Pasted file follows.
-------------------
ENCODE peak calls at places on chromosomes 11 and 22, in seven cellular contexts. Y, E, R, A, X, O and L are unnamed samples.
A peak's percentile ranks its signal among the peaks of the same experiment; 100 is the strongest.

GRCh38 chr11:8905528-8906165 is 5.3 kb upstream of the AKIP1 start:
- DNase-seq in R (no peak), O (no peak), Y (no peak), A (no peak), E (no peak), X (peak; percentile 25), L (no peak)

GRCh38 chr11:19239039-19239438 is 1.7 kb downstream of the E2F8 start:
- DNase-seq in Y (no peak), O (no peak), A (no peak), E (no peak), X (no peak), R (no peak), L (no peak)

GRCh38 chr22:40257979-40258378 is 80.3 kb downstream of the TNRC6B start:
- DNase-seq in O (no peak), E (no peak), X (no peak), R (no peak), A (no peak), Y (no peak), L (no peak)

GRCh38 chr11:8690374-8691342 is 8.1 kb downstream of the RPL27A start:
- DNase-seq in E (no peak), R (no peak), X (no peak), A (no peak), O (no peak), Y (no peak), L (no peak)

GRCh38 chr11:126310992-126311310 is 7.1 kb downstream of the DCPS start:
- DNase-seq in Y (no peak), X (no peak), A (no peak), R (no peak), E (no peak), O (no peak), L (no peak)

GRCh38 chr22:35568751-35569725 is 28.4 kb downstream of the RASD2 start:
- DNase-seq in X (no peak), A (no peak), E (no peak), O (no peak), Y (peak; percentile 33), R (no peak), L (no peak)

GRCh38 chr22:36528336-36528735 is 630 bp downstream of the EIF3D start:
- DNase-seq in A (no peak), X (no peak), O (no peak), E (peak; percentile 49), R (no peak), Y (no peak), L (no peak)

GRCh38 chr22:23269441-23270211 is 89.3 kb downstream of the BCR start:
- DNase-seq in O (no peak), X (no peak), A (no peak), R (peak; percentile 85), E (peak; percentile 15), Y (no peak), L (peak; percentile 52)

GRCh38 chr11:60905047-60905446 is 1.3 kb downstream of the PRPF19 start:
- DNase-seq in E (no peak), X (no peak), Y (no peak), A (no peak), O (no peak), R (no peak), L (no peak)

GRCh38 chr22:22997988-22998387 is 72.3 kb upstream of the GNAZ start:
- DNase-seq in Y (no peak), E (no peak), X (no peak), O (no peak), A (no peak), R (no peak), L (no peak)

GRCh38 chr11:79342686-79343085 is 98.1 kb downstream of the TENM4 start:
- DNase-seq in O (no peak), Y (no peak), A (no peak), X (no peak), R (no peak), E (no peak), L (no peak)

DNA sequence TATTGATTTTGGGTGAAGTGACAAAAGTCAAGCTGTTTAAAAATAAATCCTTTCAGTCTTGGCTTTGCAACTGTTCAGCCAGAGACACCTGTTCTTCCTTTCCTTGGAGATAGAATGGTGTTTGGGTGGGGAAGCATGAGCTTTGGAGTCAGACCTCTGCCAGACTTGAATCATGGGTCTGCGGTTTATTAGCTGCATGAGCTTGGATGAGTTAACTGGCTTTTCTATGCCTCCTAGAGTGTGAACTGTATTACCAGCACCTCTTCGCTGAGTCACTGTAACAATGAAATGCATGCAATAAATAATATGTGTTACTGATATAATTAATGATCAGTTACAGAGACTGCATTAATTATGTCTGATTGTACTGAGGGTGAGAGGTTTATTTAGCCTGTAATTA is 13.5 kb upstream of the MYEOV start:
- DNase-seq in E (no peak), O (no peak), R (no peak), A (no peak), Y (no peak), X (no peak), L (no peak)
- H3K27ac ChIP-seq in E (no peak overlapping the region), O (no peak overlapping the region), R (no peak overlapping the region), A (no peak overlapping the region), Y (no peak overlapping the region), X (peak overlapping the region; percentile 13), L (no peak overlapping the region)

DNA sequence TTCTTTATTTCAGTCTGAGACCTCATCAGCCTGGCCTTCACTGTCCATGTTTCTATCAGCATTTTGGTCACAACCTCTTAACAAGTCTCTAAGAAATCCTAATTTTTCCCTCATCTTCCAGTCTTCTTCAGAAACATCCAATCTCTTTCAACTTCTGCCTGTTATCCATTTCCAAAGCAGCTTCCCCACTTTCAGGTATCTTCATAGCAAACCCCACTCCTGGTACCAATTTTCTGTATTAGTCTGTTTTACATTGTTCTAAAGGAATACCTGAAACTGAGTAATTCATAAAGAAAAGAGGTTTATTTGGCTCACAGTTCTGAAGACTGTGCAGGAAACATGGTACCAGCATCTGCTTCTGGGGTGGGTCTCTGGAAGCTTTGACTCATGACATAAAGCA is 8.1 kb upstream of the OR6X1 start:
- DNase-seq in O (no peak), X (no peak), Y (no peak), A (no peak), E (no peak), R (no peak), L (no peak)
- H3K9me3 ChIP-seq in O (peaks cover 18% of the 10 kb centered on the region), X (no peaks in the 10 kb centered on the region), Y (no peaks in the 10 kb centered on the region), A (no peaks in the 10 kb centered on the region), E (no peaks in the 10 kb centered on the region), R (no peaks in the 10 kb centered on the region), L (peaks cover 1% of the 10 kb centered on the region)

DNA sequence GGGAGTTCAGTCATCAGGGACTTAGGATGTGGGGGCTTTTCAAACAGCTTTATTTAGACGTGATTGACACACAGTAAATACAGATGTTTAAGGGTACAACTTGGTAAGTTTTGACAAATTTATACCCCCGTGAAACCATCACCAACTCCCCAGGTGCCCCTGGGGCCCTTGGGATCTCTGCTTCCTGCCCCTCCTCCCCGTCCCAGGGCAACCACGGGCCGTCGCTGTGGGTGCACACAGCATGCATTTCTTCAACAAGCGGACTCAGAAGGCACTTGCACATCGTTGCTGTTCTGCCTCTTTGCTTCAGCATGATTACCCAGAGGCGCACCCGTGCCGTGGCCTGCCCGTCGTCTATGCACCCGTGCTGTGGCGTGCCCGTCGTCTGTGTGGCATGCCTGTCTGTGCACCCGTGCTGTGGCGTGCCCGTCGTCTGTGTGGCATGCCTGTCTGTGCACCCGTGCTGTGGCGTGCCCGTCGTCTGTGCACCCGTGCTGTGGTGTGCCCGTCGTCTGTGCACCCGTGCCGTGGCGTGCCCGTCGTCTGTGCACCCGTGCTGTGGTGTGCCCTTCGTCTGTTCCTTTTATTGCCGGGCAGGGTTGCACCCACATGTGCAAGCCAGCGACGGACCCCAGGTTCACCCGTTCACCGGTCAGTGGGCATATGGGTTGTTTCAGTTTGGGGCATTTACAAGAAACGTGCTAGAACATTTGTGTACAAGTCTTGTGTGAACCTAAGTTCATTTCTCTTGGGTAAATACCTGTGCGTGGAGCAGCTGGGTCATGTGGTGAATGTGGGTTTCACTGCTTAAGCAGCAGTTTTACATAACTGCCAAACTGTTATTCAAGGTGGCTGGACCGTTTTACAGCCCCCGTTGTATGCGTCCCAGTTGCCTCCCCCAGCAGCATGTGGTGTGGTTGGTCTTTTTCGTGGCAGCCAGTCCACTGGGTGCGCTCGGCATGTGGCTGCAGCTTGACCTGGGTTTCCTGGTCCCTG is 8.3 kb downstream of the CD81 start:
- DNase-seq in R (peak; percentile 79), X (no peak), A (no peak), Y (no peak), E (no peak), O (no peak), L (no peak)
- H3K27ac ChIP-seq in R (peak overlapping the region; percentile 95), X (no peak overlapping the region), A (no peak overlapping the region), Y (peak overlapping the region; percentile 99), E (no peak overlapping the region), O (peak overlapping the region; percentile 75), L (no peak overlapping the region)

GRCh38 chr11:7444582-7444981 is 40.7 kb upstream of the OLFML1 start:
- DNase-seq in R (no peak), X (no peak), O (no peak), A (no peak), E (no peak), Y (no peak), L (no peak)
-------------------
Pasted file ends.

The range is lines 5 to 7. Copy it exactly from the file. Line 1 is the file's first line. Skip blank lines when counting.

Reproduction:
GRCh38 chr11:19239039-19239438 is 1.7 kb downstream of the E2F8 start:
- DNase-seq in Y (no peak), O (no peak), A (no peak), E (no peak), X (no peak), R (no peak), L (no peak)

GRCh38 chr22:40257979-40258378 is 80.3 kb downstream of the TNRC6B start: